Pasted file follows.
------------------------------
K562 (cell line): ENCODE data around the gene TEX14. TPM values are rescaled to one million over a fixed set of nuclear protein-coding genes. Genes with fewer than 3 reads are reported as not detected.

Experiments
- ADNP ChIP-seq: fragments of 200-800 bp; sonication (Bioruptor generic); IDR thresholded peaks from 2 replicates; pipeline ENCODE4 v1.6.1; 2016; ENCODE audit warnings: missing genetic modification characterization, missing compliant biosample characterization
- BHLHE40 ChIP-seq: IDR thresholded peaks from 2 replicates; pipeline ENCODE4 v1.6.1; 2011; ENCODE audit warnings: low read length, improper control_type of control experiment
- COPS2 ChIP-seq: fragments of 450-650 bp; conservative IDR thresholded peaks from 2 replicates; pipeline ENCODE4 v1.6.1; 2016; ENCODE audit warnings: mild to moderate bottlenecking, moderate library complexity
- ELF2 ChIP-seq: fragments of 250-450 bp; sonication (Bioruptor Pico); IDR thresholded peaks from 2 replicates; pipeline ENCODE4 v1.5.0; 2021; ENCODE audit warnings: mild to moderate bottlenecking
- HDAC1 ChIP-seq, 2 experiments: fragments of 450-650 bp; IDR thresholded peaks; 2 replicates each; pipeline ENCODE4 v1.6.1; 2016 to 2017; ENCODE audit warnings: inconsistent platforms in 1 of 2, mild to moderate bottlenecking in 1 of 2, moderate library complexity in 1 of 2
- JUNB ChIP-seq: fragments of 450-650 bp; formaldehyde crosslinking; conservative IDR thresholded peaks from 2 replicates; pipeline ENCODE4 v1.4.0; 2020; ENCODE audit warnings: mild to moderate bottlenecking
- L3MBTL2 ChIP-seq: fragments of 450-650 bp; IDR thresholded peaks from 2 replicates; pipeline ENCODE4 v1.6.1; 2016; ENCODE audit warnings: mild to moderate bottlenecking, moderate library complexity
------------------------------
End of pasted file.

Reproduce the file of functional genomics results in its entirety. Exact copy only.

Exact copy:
K562 (cell line): ENCODE data around the gene TEX14. TPM values are rescaled to one million over a fixed set of nuclear protein-coding genes. Genes with fewer than 3 reads are reported as not detected.

Experiments
- ADNP ChIP-seq: fragments of 200-800 bp; sonication (Bioruptor generic); IDR thresholded peaks from 2 replicates; pipeline ENCODE4 v1.6.1; 2016; ENCODE audit warnings: missing genetic modification characterization, missing compliant biosample characterization
- BHLHE40 ChIP-seq: IDR thresholded peaks from 2 replicates; pipeline ENCODE4 v1.6.1; 2011; ENCODE audit warnings: low read length, improper control_type of control experiment
- COPS2 ChIP-seq: fragments of 450-650 bp; conservative IDR thresholded peaks from 2 replicates; pipeline ENCODE4 v1.6.1; 2016; ENCODE audit warnings: mild to moderate bottlenecking, moderate library complexity
- ELF2 ChIP-seq: fragments of 250-450 bp; sonication (Bioruptor Pico); IDR thresholded peaks from 2 replicates; pipeline ENCODE4 v1.5.0; 2021; ENCODE audit warnings: mild to moderate bottlenecking
- HDAC1 ChIP-seq, 2 experiments: fragments of 450-650 bp; IDR thresholded peaks; 2 replicates each; pipeline ENCODE4 v1.6.1; 2016 to 2017; ENCODE audit warnings: inconsistent platforms in 1 of 2, mild to moderate bottlenecking in 1 of 2, moderate library complexity in 1 of 2
- JUNB ChIP-seq: fragments of 450-650 bp; formaldehyde crosslinking; conservative IDR thresholded peaks from 2 replicates; pipeline ENCODE4 v1.4.0; 2020; ENCODE audit warnings: mild to moderate bottlenecking
- L3MBTL2 ChIP-seq: fragments of 450-650 bp; IDR thresholded peaks from 2 replicates; pipeline ENCODE4 v1.6.1; 2016; ENCODE audit warnings: mild to moderate bottlenecking, moderate library complexity